Reading and writing files and directories with the browser-fs-access library

Browsers have been able to deal with files and directories for a long time. The File API provides features for representing file objects in web applications, as well as programmatically selecting them and accessing their data. The moment you look closer, though, all that glitters is not gold.

The traditional way of dealing with files

Opening files

As a developer, you can open and read files via the <input type="file"> element. In its simplest form, opening a file can look something like the code sample below. The input object gives you a FileList, which in the case below consists of just one File. A File is a specific kind of Blob, and can be used in any context that a Blob can.

const openFile = async () => {
  return new Promise((resolve) => {
    const input = document.createElement('input');
    input.type = 'file';
    input.addEventListener('change', () => {

Opening directories

For opening folders (or directories), you can set the <input webkitdirectory> attribute. Apart from that, everything else works the same as above. Despite its vendor-prefixed name, webkitdirectory is not only usable in Chromium and WebKit browsers, but also in the legacy EdgeHTML-based Edge as well as in Firefox.

Saving (rather: downloading) files

For saving a file, traditionally, you are limited to downloading a file, which works thanks to the <a download> attribute. Given a Blob, you can set the anchor's href attribute to a blob: URL that you can get from the URL.createObjectURL() method.

const saveFile = async (blob) => {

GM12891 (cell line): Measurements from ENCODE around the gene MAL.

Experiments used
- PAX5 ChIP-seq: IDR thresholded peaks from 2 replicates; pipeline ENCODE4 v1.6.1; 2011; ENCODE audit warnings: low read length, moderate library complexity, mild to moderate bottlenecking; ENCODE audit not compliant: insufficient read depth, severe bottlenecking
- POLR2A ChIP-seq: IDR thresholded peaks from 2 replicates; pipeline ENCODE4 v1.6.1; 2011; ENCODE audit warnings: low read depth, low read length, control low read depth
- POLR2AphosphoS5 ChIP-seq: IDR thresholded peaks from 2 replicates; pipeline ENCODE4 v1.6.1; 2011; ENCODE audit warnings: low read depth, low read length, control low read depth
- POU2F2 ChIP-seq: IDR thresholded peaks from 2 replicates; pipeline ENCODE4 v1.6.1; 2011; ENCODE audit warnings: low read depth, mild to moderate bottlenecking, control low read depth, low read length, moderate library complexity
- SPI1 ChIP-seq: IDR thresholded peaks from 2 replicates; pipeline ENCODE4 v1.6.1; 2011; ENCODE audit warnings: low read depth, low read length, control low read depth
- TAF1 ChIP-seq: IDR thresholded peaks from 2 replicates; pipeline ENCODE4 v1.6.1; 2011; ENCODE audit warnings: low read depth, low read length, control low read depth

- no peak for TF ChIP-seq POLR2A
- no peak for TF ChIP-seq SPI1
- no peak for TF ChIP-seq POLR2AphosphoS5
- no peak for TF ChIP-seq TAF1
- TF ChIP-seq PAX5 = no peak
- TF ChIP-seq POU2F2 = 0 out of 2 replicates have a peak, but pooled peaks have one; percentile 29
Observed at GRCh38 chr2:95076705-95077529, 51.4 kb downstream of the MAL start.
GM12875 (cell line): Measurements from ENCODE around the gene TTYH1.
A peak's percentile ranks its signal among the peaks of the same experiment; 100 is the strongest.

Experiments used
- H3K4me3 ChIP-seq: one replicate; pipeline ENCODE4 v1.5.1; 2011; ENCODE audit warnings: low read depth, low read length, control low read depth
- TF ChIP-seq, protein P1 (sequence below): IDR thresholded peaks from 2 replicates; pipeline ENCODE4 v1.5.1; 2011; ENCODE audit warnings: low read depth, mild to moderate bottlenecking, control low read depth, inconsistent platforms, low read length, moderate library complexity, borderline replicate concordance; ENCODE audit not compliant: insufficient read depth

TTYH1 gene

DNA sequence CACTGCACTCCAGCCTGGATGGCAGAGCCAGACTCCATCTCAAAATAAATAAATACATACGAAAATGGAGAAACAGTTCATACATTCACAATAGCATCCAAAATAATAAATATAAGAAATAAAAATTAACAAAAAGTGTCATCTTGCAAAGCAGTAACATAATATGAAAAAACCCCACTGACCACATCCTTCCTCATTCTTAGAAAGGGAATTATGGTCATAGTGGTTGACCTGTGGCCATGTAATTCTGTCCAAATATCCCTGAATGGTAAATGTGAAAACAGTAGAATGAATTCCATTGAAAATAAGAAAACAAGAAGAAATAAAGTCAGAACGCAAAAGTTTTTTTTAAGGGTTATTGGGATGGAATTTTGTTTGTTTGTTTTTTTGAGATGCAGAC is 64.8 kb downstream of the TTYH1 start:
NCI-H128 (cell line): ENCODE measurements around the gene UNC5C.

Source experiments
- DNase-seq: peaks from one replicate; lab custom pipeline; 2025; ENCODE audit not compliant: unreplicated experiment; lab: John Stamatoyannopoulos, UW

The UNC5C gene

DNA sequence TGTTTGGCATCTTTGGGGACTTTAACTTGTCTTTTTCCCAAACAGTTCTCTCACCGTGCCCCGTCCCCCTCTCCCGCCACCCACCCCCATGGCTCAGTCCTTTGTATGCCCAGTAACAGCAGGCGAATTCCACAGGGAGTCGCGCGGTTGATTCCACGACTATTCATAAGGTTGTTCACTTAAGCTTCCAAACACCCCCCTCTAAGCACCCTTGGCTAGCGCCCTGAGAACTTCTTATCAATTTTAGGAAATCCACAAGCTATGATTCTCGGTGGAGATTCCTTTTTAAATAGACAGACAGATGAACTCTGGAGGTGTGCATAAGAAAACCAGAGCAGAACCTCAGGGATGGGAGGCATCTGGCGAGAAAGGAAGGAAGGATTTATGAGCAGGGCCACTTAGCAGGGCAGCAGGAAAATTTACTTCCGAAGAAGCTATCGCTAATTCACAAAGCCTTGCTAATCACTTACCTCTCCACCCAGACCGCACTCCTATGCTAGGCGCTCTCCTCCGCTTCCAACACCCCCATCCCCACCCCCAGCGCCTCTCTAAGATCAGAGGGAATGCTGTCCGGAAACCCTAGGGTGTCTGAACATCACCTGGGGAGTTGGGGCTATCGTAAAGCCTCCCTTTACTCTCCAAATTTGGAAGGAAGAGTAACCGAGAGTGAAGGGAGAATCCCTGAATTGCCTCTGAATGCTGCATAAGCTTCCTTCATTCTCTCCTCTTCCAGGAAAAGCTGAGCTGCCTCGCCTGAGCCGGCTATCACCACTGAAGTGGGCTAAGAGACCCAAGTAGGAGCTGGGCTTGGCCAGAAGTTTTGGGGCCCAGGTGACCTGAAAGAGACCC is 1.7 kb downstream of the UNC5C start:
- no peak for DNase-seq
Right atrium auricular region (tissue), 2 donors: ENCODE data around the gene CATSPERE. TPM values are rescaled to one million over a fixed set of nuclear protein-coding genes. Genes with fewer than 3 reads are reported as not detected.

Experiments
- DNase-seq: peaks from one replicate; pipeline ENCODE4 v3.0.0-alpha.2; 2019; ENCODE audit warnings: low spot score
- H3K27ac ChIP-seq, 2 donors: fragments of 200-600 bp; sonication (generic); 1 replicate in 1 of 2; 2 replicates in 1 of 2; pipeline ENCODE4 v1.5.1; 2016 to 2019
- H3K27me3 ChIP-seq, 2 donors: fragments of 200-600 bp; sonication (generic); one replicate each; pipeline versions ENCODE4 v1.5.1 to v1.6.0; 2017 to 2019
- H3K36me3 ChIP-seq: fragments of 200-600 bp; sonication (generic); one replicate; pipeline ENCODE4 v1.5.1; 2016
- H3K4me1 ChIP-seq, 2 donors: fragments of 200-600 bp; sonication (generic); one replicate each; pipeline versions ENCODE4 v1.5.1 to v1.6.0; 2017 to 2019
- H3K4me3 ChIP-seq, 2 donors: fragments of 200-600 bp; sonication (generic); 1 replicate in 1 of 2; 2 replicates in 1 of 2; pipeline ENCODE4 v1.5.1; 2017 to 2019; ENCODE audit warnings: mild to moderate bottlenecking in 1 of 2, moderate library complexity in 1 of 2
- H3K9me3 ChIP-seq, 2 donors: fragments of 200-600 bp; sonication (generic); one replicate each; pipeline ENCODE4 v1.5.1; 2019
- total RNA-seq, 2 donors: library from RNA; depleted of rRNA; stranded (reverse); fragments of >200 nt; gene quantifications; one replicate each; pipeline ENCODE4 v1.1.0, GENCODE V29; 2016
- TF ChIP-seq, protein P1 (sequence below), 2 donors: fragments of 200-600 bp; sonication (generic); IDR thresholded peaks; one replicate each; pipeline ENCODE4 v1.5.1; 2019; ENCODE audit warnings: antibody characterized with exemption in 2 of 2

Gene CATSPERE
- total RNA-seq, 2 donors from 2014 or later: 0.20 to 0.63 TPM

const a = document.createElement('a'); = 'my-file.txt';
  a.href = URL.createObjectURL(blob);
  a.addEventListener('click', (e) => {
    setTimeout(() => URL.revokeObjectURL(a.href), 30 * 1000);

The problem

A massive downside of the download approach is that there is no way to make a classic open→edit→save flow happen, that is, there is no way to overwrite the original file. Instead, you end up with a new copy of the original file in the operating system's default Downloads folder whenever you "save".

The File System Access API

The File System Access API makes both operations, opening and saving, a lot simpler. It also enables true saving, that is, you can not only choose where to save a file, but also overwrite an existing file.

Opening files

With the File System Access API, opening a file is a matter of one call to the window.showOpenFilePicker() method. This call returns a file handle, from which you can get the actual File via the getFile() method.

const openFile = async () => {
  try {
    // Always returns an array.
    const [handle] = await window.showOpenFilePicker();
    return handle.getFile();
  } catch (err) {
    console.error(, err.message);

Opening directories

Open a directory by calling window.showDirectoryPicker() that makes directories selectable in the file dialog box.

Saving files

Saving files is similarly straightforward. From a file handle, you create a writable stream via createWritable(), then you write the Blob data by calling the stream's write() method, and finally you close the stream by calling its close() method.

const saveFile = async (blob) => {
  try {
    const handle = await window.showSaveFilePicker({
      types: [{